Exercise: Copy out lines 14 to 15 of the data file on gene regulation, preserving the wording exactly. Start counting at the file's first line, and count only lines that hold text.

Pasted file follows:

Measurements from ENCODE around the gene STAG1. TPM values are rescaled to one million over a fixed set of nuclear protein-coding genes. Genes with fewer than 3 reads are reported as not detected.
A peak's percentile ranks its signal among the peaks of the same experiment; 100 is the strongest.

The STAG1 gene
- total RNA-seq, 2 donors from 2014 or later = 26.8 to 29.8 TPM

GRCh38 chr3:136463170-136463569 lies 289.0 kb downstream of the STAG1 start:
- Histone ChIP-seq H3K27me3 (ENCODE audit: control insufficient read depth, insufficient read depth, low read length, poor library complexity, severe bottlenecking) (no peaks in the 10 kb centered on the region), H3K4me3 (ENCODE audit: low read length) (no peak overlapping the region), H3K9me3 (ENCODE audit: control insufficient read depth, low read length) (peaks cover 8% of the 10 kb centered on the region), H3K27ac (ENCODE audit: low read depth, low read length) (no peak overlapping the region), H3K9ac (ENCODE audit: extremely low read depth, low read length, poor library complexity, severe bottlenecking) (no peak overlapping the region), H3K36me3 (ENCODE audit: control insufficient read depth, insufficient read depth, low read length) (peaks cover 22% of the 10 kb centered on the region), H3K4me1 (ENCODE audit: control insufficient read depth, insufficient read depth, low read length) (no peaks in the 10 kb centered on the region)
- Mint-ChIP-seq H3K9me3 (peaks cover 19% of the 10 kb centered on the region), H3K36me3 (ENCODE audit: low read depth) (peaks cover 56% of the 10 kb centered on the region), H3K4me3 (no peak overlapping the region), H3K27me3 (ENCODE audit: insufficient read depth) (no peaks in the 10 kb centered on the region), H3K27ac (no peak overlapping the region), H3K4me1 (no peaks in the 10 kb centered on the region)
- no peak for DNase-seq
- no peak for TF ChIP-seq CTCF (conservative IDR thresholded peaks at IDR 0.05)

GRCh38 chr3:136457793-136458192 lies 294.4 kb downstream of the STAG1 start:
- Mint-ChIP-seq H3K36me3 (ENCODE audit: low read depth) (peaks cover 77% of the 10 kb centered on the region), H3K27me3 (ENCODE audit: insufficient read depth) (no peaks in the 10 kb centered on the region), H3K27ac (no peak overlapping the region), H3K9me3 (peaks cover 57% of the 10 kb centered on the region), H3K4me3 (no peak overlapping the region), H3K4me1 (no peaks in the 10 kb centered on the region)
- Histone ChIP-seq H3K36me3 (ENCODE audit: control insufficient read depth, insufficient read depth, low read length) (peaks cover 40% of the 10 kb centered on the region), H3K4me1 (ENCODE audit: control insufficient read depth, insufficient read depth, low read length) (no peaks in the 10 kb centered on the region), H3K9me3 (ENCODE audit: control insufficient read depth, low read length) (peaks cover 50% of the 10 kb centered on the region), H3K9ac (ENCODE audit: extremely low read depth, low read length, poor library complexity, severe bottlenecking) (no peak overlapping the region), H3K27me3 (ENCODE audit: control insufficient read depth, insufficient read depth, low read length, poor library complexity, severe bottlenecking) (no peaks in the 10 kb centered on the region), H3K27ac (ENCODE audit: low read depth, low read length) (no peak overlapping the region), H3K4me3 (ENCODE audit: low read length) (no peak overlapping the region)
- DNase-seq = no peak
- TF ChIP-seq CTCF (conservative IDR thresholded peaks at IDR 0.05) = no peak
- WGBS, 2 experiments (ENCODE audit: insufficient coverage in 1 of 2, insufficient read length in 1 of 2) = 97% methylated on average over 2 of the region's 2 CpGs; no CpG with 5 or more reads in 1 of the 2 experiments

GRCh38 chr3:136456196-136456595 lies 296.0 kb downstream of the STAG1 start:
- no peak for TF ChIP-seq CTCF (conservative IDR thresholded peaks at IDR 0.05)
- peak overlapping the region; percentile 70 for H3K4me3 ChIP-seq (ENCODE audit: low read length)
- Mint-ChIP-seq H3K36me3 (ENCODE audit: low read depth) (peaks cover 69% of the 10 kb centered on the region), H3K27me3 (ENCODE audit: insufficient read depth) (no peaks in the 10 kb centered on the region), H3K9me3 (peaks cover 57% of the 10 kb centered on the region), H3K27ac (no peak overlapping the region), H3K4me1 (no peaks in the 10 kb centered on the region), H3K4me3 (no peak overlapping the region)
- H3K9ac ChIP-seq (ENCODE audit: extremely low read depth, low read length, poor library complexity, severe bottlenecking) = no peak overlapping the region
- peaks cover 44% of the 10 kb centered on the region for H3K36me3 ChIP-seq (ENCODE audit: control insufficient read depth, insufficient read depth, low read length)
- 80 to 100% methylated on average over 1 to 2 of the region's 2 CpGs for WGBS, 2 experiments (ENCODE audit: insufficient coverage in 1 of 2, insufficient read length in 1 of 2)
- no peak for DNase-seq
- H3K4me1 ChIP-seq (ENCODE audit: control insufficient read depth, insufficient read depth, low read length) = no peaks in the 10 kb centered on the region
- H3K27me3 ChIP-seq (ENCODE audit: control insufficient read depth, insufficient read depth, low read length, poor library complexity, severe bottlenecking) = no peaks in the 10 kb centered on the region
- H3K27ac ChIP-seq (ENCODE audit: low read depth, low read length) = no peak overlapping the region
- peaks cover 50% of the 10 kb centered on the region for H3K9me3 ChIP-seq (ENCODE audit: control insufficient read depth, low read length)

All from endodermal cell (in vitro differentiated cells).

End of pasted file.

- TF ChIP-seq CTCF (conservative IDR thresholded peaks at IDR 0.05) = no peak
- WGBS, 2 experiments (ENCODE audit: insufficient coverage in 1 of 2, insufficient read length in 1 of 2) = 97% methylated on average over 2 of the region's 2 CpGs; no CpG with 5 or more reads in 1 of the 2 experiments